IN the fourteenth chapter of Matthew, Jesus asks the sinking disciple Peter as He rescues him while walking upon the waves, “O thou of little faith, wherefore didst thou doubt?”
It is true that Peter sank in his venture of faith, but he walked further upon the water than any other mere man ever walked. He sank because he saw the wind boisterous and was afraid—that is, he took his eyes off Jesus and fixed them on circumstances. Back of it all was doubt that crept in and upset the firmness of his faith.
The Christian life is a “walking upon the waves” toward Jesus. But so many believers hesitate to leave the boat; they put first this foot, then that, into the water. There is nothing to fear if we walk toward Jesus and keep our eyes fixed upon Him. And even if our faith should momentarily yield to doubt, we may sink but we won’t drown. For He is there to hear our cry and rescue us.
Doubt manifests itself in many forms. Some people doubt whether they are saved. God’s Word has given us definite assurances of salvation—and to doubt our salvation, after we have trusted Christ, is simply to doubt God. We say we are doubting self, but really we doubt God—for salvation does not depend upon self but upon God. Such passages as Acts 16:31, 2 Timothy 1:12, John 3:16, 36, and the whole book of First John, as well as many other passages, give us God’s clear word of certainty. And if we are not certain that we ever trusted Christ truly for salvation, we can trust Him at any moment and be certain!
An old saint, who lay dying, moaned that in his feeble mental condition he had forgotten all the promises of God and could recall none of them. “But God has not forgotten,” wisely suggested the old minister who sat beside him. How precious that, though we forget, God does not!
Some doubt the doctrines and teachings of the Word and find it hard to believe some of the Bible. There is much there which I cannot understand, but none that I do not believe. I know that if I cannot understand a passage that does not mean that it cannot be understood. Doubt was the serpent’s weapon in Eden. He raised a question: “Yea, hath God said?” In His wilderness temptation our Lord met the adversary with “Yea, God hath said!” There are too many question-mark Christians—and not enough of the exclamation-point kind!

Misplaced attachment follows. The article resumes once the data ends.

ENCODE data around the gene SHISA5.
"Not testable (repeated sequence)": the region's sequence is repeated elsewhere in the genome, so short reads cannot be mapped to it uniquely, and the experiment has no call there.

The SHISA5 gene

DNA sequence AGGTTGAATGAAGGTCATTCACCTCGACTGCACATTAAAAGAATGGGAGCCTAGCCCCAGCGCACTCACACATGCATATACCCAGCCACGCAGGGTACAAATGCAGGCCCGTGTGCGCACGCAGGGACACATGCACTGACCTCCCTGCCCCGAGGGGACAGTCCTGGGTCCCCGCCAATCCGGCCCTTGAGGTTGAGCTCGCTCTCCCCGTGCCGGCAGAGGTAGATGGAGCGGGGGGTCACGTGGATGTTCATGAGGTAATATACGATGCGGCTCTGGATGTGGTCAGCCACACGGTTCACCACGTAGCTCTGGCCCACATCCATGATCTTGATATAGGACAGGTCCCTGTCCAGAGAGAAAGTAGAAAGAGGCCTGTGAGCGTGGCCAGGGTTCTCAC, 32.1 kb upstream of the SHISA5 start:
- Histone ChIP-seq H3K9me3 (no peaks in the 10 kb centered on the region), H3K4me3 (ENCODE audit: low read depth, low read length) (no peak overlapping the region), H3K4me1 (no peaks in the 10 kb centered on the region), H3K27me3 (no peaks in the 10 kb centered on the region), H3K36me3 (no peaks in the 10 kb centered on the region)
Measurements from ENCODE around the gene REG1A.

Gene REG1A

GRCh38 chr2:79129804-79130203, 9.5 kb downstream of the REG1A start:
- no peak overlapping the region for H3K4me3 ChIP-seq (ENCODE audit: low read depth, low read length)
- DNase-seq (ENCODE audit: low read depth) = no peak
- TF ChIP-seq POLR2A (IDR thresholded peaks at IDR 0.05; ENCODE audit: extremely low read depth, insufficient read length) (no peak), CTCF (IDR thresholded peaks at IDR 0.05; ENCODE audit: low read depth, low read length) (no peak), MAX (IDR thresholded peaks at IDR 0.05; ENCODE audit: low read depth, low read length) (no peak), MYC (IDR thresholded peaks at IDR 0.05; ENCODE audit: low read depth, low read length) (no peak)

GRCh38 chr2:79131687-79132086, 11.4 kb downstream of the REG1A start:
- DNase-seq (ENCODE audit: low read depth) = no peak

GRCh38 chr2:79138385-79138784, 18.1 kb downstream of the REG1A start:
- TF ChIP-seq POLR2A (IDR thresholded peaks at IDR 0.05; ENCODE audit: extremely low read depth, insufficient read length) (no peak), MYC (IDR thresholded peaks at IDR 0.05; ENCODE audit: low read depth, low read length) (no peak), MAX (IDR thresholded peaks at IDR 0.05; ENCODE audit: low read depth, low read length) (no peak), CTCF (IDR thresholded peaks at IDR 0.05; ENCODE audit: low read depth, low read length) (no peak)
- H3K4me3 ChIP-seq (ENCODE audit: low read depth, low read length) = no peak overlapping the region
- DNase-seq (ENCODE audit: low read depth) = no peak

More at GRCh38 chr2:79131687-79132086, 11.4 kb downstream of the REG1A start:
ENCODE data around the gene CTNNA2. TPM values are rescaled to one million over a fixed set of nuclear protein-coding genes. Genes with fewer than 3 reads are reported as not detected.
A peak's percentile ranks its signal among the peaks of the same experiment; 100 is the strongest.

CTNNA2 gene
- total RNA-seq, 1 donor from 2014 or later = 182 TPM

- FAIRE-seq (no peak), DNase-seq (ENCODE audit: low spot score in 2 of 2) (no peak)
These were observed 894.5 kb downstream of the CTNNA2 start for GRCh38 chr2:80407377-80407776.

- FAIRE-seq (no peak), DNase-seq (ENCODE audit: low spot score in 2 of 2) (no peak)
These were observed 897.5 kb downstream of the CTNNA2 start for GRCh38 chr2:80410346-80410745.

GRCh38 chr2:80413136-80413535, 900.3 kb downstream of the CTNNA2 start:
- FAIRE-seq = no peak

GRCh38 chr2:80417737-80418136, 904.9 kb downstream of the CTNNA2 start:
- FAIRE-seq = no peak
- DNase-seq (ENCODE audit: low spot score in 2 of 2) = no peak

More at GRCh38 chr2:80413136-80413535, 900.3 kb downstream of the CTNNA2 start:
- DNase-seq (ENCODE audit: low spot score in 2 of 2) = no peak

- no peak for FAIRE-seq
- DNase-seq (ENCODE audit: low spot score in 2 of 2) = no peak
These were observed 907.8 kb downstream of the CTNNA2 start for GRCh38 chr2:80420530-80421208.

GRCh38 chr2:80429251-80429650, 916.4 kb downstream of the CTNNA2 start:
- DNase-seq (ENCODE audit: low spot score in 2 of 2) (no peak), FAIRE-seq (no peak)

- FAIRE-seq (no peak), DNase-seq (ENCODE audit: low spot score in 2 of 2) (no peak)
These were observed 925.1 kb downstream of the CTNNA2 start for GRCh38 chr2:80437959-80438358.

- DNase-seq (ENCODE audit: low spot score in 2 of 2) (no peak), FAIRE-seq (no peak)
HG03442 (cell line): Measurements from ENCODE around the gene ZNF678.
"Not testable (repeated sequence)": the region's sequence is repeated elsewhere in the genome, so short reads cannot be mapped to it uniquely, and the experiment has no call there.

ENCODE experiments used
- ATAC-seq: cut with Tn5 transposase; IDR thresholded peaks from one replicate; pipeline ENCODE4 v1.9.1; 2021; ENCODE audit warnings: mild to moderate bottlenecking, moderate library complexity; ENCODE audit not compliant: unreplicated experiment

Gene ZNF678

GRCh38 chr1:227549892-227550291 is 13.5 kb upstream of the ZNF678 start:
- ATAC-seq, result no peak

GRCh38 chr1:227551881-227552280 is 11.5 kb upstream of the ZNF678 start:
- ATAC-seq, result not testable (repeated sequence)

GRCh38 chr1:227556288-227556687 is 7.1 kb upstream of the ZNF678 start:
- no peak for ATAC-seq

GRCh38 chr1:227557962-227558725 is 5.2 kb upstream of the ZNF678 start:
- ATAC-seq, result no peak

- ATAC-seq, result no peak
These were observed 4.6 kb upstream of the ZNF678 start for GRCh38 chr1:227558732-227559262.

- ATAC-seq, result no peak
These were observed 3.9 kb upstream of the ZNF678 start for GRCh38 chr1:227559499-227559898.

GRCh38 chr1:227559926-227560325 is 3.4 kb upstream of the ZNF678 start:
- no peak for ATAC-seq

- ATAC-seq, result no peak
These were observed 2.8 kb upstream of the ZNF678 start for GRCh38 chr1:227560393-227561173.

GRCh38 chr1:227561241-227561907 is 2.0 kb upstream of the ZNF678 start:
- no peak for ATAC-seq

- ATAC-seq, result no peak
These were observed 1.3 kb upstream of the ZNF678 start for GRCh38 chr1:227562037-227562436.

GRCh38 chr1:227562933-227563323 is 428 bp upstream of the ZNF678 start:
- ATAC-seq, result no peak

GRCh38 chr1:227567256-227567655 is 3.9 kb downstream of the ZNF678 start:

Many more are bothered not so much with doubt of salvation or of the Scriptures but practical doubt in everyday matters. Peter believed in Christ, but he broke down here in a practical crisis. Theoretically we believe Romans 8:28, reading it some pleasant summer afternoon under a shade tree in a hammock. But when trouble, sickness and death arrive, is our theoretical faith actual?
Peter took his eyes off Jesus. We must keep “looking unto Jesus” and “consider Him… lest we be wearied and faint in our minds.” Doubt spoils the faith-life. We shift from Christ to circumstance. Like the Samaritan woman, we argue that “the well is deep” (John 4:11). Like Martha, we reason that “he has been dead four days” (John 11:39). Like the Emmaus disciples, we reason that “this is the third day” (Luke 24:21). Against all that comes our Lord’s challenge: “Said I not unto thee, that if thou wouldest believe, thou shouldest see the glory of God?”
Believing is seeing.